DENVER — Sean Payton did not return to coaching to lose. Win a second Super Bowl, and he boasts a strong Hall of Fame case.
Hitting the reset button in Denver presents a challenge regardless of Payton’s resume and ability. The Broncos have not reached the playoffs in seven years, the second longest active drought to the New York Jets. They have posted six straight losing seasons and own a 5-16 record over their last 21 games.
So if Payton does not want his tenure in Denver to become a vanity candidacy — and I don’t believe it will — he needs better players. And that’s where this week enters the picture. Since Payton was hired, he has covered the Super Bowl for Fox, filled out his coaching staff, save for a few spots, and spent last week watching and meeting with draft prospects at the NFL Combine.
He hasn’t begun a deep dive into his own roster, Payton said last week. That begins now as the NFL’s legal negotiating window to talk to free agents opens at 10 a.m. mountain time next Monday.
“It wasn’t with scuba tanks, but it was with a snorkel. I’ve had the chance to look with (general manager) George (Paton) and talk about our players. When we get back from the combine, we’ll have another meeting that will take the better part of two days,” Payton said. “We’ve been ongoing with that.”
Franchise tag Dre’Mont?
The first order of business is the Tuesday 2 p.m. deadline for the franchise tag. There are no plans to tag defensive end Dre’Mont Jones, who has averaged 6 sacks and 11 quarterback hits over the past three seasons. Jones would make $18.7 million on the tag. In a perfect world, Denver would prefer him back at closer to $15-$16 million per season. Jones plans to test the market, where he will have plenty of suitors — Texans, Bears, anyone? — as one of the top defensive tackles available. Spotrac projects Jones to receive a four-year, $68.5 million deal.
If Jones leaves, Broncos must add in free agency. Will Zach Allen, who played for defensive coordinator Vance Joseph in Arizona, make sense as a less expensive alternative? Allen burst last season with 5.5 sacks, 10 tackles for a loss and 20 quarterback hits.
Will they keep Alex Singleton, Dalton Risner?
Paton talked about Singleton in glowing terms, calling him “a great leader, has a nose for the ball, players gravitate towards him. We’d like to have Alex back.” Singleton led the Broncos with 101 solo tackles and only started 12 games. Josey Jewell received a two-year, $11-million contract a year ago. Can something in that range keep Singleton? Working against Singleton is the deep inside linebacker pool — Bobby Wagner, Tremaine Edmunds, Eric Kendricks — so he might not sign until the second wave.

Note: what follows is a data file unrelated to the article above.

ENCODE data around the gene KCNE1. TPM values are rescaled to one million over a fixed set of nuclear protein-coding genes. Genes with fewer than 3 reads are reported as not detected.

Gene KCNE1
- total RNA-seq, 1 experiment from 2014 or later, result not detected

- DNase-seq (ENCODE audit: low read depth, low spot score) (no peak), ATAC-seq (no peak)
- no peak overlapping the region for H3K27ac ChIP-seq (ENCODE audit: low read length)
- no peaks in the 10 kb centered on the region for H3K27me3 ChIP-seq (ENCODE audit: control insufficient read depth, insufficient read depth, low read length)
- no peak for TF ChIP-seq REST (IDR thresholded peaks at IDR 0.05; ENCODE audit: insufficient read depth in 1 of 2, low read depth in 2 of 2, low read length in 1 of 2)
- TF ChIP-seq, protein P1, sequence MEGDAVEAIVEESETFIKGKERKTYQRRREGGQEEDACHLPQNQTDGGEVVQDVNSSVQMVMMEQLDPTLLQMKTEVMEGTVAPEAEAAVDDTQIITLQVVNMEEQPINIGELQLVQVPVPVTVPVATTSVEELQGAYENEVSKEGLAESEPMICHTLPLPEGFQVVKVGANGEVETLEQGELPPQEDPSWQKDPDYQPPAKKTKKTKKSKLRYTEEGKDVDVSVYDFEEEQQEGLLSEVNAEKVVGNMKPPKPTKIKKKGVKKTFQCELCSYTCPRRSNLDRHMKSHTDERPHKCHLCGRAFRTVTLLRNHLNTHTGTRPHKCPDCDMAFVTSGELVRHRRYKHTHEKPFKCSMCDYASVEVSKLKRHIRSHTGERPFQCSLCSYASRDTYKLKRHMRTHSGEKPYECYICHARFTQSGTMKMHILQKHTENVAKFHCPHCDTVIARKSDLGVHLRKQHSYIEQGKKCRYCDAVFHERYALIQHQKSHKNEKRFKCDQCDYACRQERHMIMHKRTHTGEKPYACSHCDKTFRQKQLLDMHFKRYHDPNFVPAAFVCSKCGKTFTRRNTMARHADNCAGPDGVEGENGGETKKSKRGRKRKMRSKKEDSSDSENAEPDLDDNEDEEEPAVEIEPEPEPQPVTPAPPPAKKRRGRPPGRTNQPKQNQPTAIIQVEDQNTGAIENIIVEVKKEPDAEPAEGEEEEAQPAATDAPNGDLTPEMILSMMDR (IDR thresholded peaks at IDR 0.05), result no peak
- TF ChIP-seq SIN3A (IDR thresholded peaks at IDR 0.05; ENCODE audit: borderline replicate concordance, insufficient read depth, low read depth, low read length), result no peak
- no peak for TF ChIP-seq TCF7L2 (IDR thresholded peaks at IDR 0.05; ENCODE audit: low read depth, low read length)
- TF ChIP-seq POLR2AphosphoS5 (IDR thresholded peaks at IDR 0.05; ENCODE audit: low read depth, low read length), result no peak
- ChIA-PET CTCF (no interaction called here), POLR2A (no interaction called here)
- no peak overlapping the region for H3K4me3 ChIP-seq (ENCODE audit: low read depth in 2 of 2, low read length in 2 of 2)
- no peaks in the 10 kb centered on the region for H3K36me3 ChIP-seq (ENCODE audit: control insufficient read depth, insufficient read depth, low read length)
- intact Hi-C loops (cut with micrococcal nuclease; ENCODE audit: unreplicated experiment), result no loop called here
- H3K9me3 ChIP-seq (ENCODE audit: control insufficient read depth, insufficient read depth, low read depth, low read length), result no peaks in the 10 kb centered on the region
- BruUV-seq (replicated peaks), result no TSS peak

Left guard Dalton Risner’s durability and run blocking have earned him a longterm deal around $9.5 million per season. It’s hard to see that happening in Denver. Risner is considered a top-5, if not top-3 free agent at his position. So it’s easier to see a team like Buffalo paying Risner than Denver, which could add new starters at left guard, center and right tackle. For the math to work for the Broncos, they will likely need to add an interior line starter in the draft.
Right fit at right tackle?
So as Payton goes blurry-eyed watching the video of last season will he and Paton come to the conclusion that they need to address right tackle in free agency? It has been a sinkhole position for Denver since Super Bowl 50, from Donald Stephenson to Menelik Watson to Jared Veldheer to Elijah Wilkinson to Demar Dotson to Bobby Massie to Cam Fleming. Fleming exceeded expectations last season, and the Broncos would be wise to monitor his market. But someone like Jawaan Taylor, 25, could make sense at four-year, $56 million as Spotrac projects. There will be multiple candidates in the draft at picks 67 and 68, making this one of Denver’s most important decisions on how to address this position. The Broncos haven’t drafted an offensive tackle since 2017.
Payton isn’t Vic Fangio, who tossed around compliments like manhole covers. But the Bill Parcells influence is obvious when he talks about players. He didn’t give Russell Wilson any flowers at the combine, just bluntly saying that he had a tough 2022 season. Given Wilson’s age and multiple injuries last season — labrum, hamstring, concussion — it would not be a surprise to see Denver add a veteran backup quarterback as protection. I was asked during my Monday 104.3 The Fan appearance who I would prefer between Baker Mayfield, Jameis Winston and Marcus Mariota. Mayfield is the best of the group, but I believe he will have better opportunities with the Bucs, Rams or 49ers. Winston could be the fit. He will likely be a cap casualty with Derek Carr signing with the Saints. Winston played well for Payton in 2021, posting a 5-2 record with 14 touchdowns and three interceptions before suffering a season-ending injury.